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Craig Pittman - Environment, Growth and Development Reporter

Environment, Growth and Development Reporter

I’m a native Floridian whose family arrived here in 1850. I graduated from Troy State University in Alabama, where my muckraking for the student paper prompted an agitated dean to label me “the most destructive force on campus.” Since then I’ve covered a variety of beats and quite a few natural disasters, including hurricanes, wildfires and the Florida Legislature. Stories I have written on environmental issues have won national awards, and "The Daily Show" once called me a "nerd" about Florida history. I’ve written four books. The most recent one,Oh, Florida! How America's Weirdest State Influences the Rest of the Country, is a New York Times bestseller and won a Florida Book Awards gold medal in 2017.

  1. Emissions from cars and trucks are a major source of the greenhouse gases fueling climate change. An analysis by the New York Times found that air pollution from those sources has increased in the Tampa Bay area by 55 percent since 1990. [Times (2008)]
    Florida once had emissions inspections, but Jeb Bush ended them in 2000
  2. In 1995, Florida imported eight female Texas cougars and released them into the wild to breed with male panthers. Five successfully produced kittens that were free of the genetic defects that had been plaguing the purebred panthers. This 1995 photo depicts the release of one of the female Texas cougars. [Florida Fish and Wildlife Conservation Commission]
    Next they hope to use it to see how breeding panthers with Texas cougars affected the panthers’ DNA
  3. Richard Sajko of Valrico, FL talks about how he killed one of the two bears on the back of his pickup truck at the first Florida Black Bear hunt in 21 years at the Rock Springs Run Wildlife Management Area near Lake Mary Florida. 
(Saturday, October 24, 2015.) [LUIS SANTANA | Times]
    The 2015 hunt, the first in 21 years, caused so much controversy that wildlife officials put off deciding about another one until now
  4. University of Florida researchers hold a 15-foot Burmese python captured in Everglades National Park in 2009. The python had just eaten a 6-foot alligator. Florida has more invasive species than any other state.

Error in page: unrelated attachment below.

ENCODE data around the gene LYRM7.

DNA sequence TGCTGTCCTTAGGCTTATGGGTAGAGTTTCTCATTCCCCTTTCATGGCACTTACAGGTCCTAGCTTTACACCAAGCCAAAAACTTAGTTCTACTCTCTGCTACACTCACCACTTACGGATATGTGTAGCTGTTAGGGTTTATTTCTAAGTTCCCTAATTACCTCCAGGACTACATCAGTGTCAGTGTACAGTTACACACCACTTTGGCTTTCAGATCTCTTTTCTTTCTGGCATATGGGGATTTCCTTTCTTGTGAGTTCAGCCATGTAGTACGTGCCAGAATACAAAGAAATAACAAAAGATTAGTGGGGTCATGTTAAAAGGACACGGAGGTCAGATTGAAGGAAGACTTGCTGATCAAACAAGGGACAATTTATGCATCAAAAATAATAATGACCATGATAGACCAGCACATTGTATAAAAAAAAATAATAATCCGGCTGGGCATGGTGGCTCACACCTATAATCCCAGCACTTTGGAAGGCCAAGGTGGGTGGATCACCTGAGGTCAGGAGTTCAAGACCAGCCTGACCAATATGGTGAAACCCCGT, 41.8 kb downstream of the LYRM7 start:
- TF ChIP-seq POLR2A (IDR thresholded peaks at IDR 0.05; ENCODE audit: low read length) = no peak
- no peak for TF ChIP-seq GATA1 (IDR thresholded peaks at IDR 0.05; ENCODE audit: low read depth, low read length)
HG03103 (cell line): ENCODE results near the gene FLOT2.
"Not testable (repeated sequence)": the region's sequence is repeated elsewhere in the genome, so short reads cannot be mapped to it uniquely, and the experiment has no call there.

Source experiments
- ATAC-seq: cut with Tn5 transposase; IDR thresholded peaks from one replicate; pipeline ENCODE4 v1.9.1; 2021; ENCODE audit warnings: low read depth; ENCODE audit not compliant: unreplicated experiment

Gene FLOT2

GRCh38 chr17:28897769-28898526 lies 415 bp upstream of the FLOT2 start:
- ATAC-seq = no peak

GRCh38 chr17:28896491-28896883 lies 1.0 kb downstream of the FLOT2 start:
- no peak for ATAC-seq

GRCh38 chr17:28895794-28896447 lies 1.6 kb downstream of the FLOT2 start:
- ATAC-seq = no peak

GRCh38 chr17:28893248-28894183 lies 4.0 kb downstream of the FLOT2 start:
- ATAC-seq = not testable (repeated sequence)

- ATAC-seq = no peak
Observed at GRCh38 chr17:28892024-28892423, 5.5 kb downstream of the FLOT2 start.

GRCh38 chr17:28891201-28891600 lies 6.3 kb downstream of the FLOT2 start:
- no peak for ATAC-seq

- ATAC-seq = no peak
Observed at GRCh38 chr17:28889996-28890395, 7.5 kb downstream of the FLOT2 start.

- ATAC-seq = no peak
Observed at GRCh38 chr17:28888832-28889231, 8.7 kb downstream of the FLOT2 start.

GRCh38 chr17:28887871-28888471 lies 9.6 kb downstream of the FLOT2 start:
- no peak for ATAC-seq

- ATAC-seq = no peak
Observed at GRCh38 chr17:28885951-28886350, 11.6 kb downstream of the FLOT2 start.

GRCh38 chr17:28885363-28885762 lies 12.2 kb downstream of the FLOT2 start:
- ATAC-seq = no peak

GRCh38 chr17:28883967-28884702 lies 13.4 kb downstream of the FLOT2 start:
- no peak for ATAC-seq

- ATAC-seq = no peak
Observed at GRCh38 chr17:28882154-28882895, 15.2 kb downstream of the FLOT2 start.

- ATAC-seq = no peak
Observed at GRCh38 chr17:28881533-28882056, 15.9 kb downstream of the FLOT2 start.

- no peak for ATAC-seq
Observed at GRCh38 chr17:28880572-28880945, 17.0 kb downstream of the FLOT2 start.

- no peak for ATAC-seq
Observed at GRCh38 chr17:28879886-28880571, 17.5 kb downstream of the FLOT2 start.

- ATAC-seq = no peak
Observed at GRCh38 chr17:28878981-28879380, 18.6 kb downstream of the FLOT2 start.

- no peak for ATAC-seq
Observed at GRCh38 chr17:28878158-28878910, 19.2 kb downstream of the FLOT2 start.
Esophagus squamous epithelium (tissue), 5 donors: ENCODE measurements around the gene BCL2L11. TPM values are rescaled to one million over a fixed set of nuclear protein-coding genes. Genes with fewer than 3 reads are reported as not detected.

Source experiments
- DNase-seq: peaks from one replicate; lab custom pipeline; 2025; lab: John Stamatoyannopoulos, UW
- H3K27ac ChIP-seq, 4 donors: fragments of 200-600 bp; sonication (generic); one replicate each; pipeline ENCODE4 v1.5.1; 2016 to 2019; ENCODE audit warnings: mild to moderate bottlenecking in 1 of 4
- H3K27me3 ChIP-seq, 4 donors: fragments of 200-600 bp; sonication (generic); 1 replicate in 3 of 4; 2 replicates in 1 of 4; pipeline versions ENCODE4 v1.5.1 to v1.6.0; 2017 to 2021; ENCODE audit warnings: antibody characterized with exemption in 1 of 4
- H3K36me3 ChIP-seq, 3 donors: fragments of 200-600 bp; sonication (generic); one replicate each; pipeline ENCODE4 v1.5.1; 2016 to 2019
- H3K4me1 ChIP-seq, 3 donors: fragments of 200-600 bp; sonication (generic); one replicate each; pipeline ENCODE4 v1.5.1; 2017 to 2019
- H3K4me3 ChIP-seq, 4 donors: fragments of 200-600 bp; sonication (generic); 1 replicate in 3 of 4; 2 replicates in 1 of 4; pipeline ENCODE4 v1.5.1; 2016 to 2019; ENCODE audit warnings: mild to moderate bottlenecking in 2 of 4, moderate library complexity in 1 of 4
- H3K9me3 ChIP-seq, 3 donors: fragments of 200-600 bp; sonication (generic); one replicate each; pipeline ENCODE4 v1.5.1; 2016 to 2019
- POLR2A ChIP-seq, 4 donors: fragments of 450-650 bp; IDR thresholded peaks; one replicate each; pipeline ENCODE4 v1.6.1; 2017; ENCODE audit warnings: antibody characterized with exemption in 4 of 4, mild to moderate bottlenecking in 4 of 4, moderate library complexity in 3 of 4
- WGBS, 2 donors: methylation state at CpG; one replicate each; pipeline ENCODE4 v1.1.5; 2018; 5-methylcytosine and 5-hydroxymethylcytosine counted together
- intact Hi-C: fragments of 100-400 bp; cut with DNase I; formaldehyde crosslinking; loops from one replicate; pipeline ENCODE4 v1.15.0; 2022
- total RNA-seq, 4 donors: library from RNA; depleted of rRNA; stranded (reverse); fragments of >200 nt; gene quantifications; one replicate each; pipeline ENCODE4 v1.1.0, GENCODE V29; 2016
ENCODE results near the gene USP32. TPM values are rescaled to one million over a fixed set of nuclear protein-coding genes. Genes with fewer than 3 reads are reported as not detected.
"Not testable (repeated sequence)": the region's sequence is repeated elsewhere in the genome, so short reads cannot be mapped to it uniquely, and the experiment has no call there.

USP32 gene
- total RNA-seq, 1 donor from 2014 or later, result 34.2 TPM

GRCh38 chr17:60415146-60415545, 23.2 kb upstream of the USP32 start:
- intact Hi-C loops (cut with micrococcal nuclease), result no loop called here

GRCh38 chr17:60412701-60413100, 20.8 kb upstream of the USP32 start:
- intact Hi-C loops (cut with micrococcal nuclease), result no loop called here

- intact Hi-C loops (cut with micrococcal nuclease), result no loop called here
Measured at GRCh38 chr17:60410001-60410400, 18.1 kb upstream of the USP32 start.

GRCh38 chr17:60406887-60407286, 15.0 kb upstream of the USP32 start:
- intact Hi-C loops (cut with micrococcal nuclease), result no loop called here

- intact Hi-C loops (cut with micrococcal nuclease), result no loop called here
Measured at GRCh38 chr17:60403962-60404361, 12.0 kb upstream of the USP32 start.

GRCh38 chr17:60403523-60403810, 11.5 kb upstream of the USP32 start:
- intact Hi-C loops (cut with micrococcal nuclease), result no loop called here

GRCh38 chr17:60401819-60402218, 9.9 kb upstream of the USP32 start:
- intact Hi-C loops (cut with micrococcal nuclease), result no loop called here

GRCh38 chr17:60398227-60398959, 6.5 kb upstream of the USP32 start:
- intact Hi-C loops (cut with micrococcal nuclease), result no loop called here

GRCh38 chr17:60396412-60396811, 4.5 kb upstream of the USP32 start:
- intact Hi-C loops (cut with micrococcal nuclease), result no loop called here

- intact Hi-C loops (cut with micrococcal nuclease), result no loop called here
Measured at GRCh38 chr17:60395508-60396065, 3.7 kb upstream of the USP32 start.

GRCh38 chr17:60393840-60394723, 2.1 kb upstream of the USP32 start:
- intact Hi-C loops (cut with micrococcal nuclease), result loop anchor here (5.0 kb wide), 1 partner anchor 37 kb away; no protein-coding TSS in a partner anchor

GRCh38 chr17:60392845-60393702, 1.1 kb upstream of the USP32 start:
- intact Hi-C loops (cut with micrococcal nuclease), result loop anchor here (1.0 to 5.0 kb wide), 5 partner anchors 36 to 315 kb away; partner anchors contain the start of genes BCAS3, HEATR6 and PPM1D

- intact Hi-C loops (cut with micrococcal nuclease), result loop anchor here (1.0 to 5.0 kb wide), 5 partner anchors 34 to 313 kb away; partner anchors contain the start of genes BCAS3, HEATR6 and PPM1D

Citing cost, the Trump Administration shuts down 20-year-old advisory committee.
  5. Red Tide caused dead fish to wash on to Pinellas County beaches last fall. A new outbreak has been reported in Collier County in southwest Florida. [MARTHA ASENCIO RHINE   |   Times]
    A year after a 14-month toxic algae bloom plagued Florida, a new one erupts
  6. Tampa Bay Rays fans cheer on their team at Ferg's Sports Bar in downtown St. Petersburg Friday afternoon as the Rays played the Houston Astros in the American League Division Series in Houston.
    With the Tampa Bay Rays taking on the Houston Astros in Texas Friday afternoon, fans gathered to watch their team on TV.
  7. Edward K. Pearson's remains are carried in for his funeral on October 1, 2019 at the Sarasota National Cemetery in Sarasota, Florida.  Mr. Pearson did not leave any family behind, so the public was invited to attend.
    An estimated 1,500 people showed up at the ceremony held for Edward K. Pearson.
  8. Army veteran Edward K. Pearson died in Naples with no living relatives. A social media campaign that swept the country is expected to bring crowds to his interment at a Sarasota military cemetery.
    The national political community is rallying around the story of Edward K. Pearson.
  9. A Hawaii based company wants to launch the first-ever offshore fish farm in the Gulf of Mexico about 45 miles west of Sarasota. This would be its third after opening similar operations in Hawaii and Mexico. This photo shows the pen used in the Hawaii operation, which is similar to what's planned for the Gulf of Mexico. Photo by Rick Decker courtesy of Kampachi Farms
    Environmental & fishing groups oppose the Hawaii-based company’s plan.
  10. Florida Gov. Ron DeSantis talks to reporters in Tampa on Aug. 21. Delays in his filling vacancies on the state's five water management district boards have twice led to those agencies canceling meetings to levy taxes and set budgets, which one expert said was unprecedented.
    Vacancies lead to canceling two agencies’ budget meetings.